The 49ers’ defense did something incredible on Sunday: They pushed quarterback Colin Kaepernick’s highly anticipated debut as a starter to secondary status.
That’s because San Francisco’s defense was historically awful in allowing 312 rushing yards to the Buffalo Bills. The unit gave up the second-most rushing yards in franchise history, watched as the fifth running back this season galloped for 100 or more yards against them, and was by far the most conspicuous part of the team’s 45-16 loss.
To find a weaker performance, you’d have to go back to 1958 when Dwight Eisenhower was president and Y.A. Tittle was the 49ers’ starting quarterback. The 49ers gave up 324 rushing yards to the Los Angeles Rams in November that year.
The word “embarrassing” was uttered more than once in the locker room afterward.
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“As a man, that is embarrassing,” inside linebacker Michael Wilhoite said. “And I think everybody in here would feel that way, and I think everybody in here does feel that way.”
Kaepernick’s first start since November got off to a solid start.
He was 8 for 11 for 135 yards in the first half, including a 53-yard touchdown pass to Torrey Smith, the 49ers’ big-play receiver who had been held to three receiving yards in the team’s past two games.
Smith was all alone on the play and the strong wind – gusting to 35 mph – nearly knocked it out of the air. But the receiver paused, snagged the pass and then outran the defense for his longest gain of the season.
“That wind was crazy today,” Smith said. “I was like, ‘Don’t drop this ball.’ It was in the air forever but we were able to make a play out of it.”
But as has been the case this season, the 49ers’ offense sputtered in the second half, and Kaepernick’s final statistics didn’t look all that different than Blaine Gabbert’s have been. He completed only 45 percent of his throws and finished with 187 yards and a 77.8 passer rating. He added another 66 yards on the ground, at one point shaking off a tackle for a would-be safety and gaining 10 yards on the play.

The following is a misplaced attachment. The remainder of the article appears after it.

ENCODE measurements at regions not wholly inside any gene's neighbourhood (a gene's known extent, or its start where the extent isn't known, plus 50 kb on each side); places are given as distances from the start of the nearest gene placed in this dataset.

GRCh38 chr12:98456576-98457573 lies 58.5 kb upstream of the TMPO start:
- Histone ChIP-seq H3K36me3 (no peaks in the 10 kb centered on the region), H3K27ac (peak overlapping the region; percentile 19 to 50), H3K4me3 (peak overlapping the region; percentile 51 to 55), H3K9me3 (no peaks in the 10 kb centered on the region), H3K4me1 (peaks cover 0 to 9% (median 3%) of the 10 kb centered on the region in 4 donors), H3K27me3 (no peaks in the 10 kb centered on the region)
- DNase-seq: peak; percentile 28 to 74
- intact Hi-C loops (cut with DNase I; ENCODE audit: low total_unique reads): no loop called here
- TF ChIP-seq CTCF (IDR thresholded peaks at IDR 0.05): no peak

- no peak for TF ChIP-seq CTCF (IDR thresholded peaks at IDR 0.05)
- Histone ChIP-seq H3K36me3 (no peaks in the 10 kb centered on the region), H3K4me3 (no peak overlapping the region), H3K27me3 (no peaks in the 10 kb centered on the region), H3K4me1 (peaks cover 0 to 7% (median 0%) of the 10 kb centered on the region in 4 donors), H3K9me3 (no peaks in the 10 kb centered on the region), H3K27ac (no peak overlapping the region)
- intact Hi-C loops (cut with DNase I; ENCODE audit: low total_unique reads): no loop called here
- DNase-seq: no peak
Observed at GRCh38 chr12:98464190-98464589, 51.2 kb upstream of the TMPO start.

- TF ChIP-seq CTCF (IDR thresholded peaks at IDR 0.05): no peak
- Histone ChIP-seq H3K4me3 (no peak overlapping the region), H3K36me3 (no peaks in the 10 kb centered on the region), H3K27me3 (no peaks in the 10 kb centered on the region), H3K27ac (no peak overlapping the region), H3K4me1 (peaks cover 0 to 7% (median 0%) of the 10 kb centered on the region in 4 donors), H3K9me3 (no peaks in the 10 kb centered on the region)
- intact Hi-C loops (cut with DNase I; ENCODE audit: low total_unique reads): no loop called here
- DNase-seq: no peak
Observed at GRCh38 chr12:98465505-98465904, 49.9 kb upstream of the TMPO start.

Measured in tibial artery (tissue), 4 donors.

Asked if Kaepernick would remain the starter next week against Tampa Bay, Chip Kelly said, “Yeah, we’ll see.”
The offense also played without running back Carlos Hyde for big chunks after he was taken down hard in the third quarter and went to the sideline with a shoulder injury. With the 49ers down four points that quarter and the offense needing one yard to pick up a first down, Kelly twice called for inside runs by backup Mike Davis. He was stuffed for no gain on both and the 49ers turned the ball over on downs. The Bills scored a touchdown on the ensuing drive.
Kelly said Hyde was unavailable at that point in the game.
“I don’t know exactly what long-term prognosis he has,” he said of Hyde. Of the play call: “It’s a bread-and-butter play that we run but we just didn’t execute.”
It’s become clear that no quarterback is going to lead the 49ers to victory until the defense improves one of most elementary facets of the game: stopping the run.
With 10 days to prepare for Sunday’s game, defensive coordinator Jim O’Neil simplified his scheme and rearranged the lineup, giving Quinton Dial the start at nose tackle instead of Mike Purcell, and placing former first-round picks Arik Armstead and DeForest Buckner next to Dial.
It didn’t work against a Bills offense that leans heavily on its running back.
At one point, the situation bordered on comical. Facing third and 20 at their own 26-yard line just before halftime, the Bills handed the ball to LeSean McCoy – essentially capitulating they would punt – then watched as McCoy scrambled out of ankle tackles and outran the San Francisco secondary for 22 yards and a first down.
Buffalo ended the half with a field goal and McCoy, who once played for and was traded away by Kelly, finished with 140 yards and three touchdowns. As a team, the Bills had more rushing yards than they’d had since 1992.
Kelly was asked why the 49ers have had so many lapses on defense.
“That’s a really good question,” he said. “I don’t know.”